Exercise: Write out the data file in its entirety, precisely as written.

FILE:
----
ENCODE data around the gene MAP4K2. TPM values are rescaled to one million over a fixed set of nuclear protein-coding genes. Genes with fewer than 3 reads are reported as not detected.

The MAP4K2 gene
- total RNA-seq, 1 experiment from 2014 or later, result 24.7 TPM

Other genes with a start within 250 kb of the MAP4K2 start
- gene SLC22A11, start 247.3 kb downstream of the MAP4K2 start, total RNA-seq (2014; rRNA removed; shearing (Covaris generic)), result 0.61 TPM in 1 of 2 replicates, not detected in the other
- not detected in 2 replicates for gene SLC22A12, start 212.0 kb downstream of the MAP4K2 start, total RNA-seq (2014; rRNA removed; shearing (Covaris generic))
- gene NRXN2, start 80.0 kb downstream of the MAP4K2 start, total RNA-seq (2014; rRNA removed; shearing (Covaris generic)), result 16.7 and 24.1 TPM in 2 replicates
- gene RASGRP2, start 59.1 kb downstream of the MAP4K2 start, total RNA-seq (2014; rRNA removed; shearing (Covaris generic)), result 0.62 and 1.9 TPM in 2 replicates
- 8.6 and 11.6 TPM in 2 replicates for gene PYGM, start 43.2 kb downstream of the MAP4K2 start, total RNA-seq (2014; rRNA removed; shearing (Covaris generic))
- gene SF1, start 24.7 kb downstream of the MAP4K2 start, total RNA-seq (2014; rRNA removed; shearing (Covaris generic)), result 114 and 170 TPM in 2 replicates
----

ENCODE data around the gene MAP4K2. TPM values are rescaled to one million over a fixed set of nuclear protein-coding genes. Genes with fewer than 3 reads are reported as not detected.

The MAP4K2 gene
- total RNA-seq, 1 experiment from 2014 or later, result 24.7 TPM

Other genes with a start within 250 kb of the MAP4K2 start
- gene SLC22A11, start 247.3 kb downstream of the MAP4K2 start, total RNA-seq (2014; rRNA removed; shearing (Covaris generic)), result 0.61 TPM in 1 of 2 replicates, not detected in the other
- not detected in 2 replicates for gene SLC22A12, start 212.0 kb downstream of the MAP4K2 start, total RNA-seq (2014; rRNA removed; shearing (Covaris generic))
- gene NRXN2, start 80.0 kb downstream of the MAP4K2 start, total RNA-seq (2014; rRNA removed; shearing (Covaris generic)), result 16.7 and 24.1 TPM in 2 replicates
- gene RASGRP2, start 59.1 kb downstream of the MAP4K2 start, total RNA-seq (2014; rRNA removed; shearing (Covaris generic)), result 0.62 and 1.9 TPM in 2 replicates
- 8.6 and 11.6 TPM in 2 replicates for gene PYGM, start 43.2 kb downstream of the MAP4K2 start, total RNA-seq (2014; rRNA removed; shearing (Covaris generic))
- gene SF1, start 24.7 kb downstream of the MAP4K2 start, total RNA-seq (2014; rRNA removed; shearing (Covaris generic)), result 114 and 170 TPM in 2 replicates